For Immediate Release: March 30, 2017
Contact: Frank Knapp, 803.497-3204 (o), 803.600.6874 (c), email@example.com
WASHINGTON – Today, representatives from the Business Alliance for Protecting the Atlantic Coast (BAPAC) will meet with members of Congress and their staff to ask that the Atlantic Ocean remain off-limits to offshore oil and gas drilling as well as seismic airgun blasting, an extremely loud and dangerous process used to search for subsea oil and gas deposits. The Atlantic coast supports nearly 1.4 million jobs and over $95 billion in gross domestic product that rely on healthy ocean ecosystems, mainly through fishing, tourism and recreation. BAPAC opposes offshore drilling along the entire Atlantic coast because it could threaten the economic vitality of coastal states. In addition to meeting with East Coast representatives and senators, BAPAC members, representing more than 35,000 businesses and 500,000 fishing families, will meet with officials from the U.S. Department of the Interior to stress the threats of offshore drilling activities to local jobs and economies. BAPAC previously traveled to the nation’s capital last November to encourage the Administration to deny all pending permits for seismic airgun blasting in the Atlantic Ocean.
“Our clean beaches and oceans keep us economically competitive to similar tourist destinations across the United States,” said Vicki Clark, BAPAC Chair and President of the Cape May County Chamber of Commerce. “The federal government should be protecting and enhancing our competitive advantage, not opening our families and proven businesses up to the risks of offshore drilling impacts.
“Our coastal economies help drive our state’s GDP, feed families and spur further economic development for the region,” said Frank Knapp, BAPAC President, and President and CEO of the South Carolina Small Business Chamber of Commerce. “We expect our federal elected officials to support their local businesses, not the oil and gas industry.”
BAPAC representatives in attendance include:
- Frank Knapp – President/CEO, BAPAC; President and CEO, South Carolina Small Business Chamber of Commerce (Columbia, SC); 803-600-6874 (cell)
- Laura Wood-Habr – Vice President, Virginia Beach Restaurant Association; Co-owner, Crocs 19th St. Bistro (Virginia Beach, VA); 757-288-3861 (cell)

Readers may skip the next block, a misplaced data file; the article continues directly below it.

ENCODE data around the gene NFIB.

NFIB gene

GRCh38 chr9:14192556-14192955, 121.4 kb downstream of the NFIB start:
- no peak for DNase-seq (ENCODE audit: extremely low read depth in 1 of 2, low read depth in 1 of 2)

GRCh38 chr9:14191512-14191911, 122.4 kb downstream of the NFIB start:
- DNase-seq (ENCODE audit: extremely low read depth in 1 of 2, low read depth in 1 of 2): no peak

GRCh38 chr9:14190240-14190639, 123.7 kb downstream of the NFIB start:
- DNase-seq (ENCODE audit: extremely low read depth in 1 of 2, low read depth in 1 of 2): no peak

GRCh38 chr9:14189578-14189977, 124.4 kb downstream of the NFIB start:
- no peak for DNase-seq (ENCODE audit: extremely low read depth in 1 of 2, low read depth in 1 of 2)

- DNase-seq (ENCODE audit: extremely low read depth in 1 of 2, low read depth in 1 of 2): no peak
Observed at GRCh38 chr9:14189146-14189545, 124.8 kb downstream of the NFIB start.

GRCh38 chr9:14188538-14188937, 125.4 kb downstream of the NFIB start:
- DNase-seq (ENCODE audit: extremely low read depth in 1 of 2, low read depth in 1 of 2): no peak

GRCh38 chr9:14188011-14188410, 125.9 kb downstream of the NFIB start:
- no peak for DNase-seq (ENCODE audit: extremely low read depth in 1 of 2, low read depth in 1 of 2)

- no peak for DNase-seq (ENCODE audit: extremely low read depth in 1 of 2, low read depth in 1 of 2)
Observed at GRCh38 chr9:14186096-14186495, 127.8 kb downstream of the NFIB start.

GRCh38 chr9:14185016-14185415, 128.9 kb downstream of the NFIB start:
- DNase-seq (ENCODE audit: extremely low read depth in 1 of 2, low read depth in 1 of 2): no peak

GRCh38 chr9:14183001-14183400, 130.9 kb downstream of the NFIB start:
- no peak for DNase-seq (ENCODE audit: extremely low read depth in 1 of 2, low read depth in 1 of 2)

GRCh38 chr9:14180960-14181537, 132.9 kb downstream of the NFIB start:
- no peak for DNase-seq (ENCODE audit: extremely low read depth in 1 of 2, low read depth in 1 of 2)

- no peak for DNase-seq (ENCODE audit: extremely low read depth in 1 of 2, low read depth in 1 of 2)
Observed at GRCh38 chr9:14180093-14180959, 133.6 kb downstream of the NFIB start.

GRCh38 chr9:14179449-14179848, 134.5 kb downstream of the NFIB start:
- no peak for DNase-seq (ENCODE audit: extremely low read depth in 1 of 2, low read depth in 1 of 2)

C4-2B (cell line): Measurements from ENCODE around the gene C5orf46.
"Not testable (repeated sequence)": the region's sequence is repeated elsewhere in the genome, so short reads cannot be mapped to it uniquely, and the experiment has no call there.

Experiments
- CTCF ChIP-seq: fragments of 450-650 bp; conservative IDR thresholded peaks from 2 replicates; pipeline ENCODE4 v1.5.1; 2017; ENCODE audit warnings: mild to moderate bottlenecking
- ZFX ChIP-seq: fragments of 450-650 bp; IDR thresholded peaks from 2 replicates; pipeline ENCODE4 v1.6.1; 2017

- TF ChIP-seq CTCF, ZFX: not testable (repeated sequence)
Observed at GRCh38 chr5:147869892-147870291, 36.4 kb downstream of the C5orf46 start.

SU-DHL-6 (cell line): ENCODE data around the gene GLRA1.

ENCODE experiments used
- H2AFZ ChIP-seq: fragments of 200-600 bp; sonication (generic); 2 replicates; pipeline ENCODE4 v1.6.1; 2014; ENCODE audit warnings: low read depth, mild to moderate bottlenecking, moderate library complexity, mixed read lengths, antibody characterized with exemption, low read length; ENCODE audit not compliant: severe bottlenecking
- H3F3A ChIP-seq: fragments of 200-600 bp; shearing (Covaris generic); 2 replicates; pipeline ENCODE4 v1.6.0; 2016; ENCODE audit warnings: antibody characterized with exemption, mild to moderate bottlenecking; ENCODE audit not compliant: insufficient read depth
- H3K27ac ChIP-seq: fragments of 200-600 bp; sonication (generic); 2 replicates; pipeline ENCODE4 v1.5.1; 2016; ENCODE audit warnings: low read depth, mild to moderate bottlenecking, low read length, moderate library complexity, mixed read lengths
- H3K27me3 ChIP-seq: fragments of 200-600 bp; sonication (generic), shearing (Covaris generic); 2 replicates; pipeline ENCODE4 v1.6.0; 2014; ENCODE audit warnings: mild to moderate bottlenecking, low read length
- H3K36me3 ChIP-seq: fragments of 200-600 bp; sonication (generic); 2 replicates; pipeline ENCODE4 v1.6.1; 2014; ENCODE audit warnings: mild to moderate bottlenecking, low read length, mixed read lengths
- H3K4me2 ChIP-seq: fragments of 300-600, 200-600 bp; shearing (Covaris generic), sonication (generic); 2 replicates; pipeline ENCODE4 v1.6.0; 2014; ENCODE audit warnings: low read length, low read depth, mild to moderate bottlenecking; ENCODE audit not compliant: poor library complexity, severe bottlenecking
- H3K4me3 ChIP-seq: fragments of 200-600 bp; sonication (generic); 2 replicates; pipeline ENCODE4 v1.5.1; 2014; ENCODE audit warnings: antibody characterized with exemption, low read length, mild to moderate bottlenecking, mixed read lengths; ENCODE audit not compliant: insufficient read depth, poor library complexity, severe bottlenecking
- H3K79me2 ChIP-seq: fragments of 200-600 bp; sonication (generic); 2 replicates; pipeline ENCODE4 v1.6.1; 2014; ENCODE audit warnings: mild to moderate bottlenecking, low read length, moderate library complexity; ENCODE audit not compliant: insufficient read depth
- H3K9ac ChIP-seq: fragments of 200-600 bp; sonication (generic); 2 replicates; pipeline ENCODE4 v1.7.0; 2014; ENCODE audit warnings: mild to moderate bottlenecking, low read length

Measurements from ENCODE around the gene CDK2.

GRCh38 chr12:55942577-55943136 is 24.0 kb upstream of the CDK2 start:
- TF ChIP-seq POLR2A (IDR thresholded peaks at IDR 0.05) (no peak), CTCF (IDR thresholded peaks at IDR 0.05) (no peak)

- BJ Baumann – Vice Chair, Virginia Beach Resort Advisory Commission; President, Rockafeller’s Restaurant (Virginia Beach, VA); 757-335-1233 (cell)
- Pat Broom – Outer Banks Chamber of Commerce Board; President, Phoenix Restoration (Outer Banks, NC); 252-619-3555 (cell)
- Rick Baumann – Founder, Murrells Inlet Seafood (Murrells Inlet, SC); 843-457-8126 (cell)
- Phil Odom – Commercial Waterman (Hinesville, GA); 912-658-9053 (cell)
- Bill Hamilton – Co-owner, Southern Horticulture (St. Augustine, FL); 904-808-0254 (cell)
- Mike Gibaldi – Rickenbacker Marina Inc. (Miami Beach, FL); 305-389-4615
- Tim Rider – North Atlantic Marine Alliance, Commercial Fisherman (Gloucester, ME); 603-953-5515
According to BAPAC, offshore drilling activities in the Atlantic Ocean could threaten coastal economies along the eastern seaboard. Communities could face chronic oil and chemical leaks and the potential for major spills like the BP Deepwater Horizon disaster, as well as the industrialization of shorefronts by the infrastructure needed to transport oil and gas to refineries. East Coast communities rely on healthy oceans and clean beaches to support jobs and economies, which allow them to feed their families and put their children through school. Offshore oil and gas operations are a direct threat to coastal communities and their way of life.
As of today, more than 120 East Coast municipalities have formally opposed offshore drilling and/or seismic airgun blasting, as have more than 1,100 elected officials, the Mid- and South Atlantic Fishery Management Councils, nearly 100 leading marine scientists, and thousands of American consumers.
BAPAC was created in September 2016 by individual businesses and business organizations dedicated to protecting the long-term health and economic vitality of the Atlantic seaboard through the responsible stewardship of coastal and ocean waterways.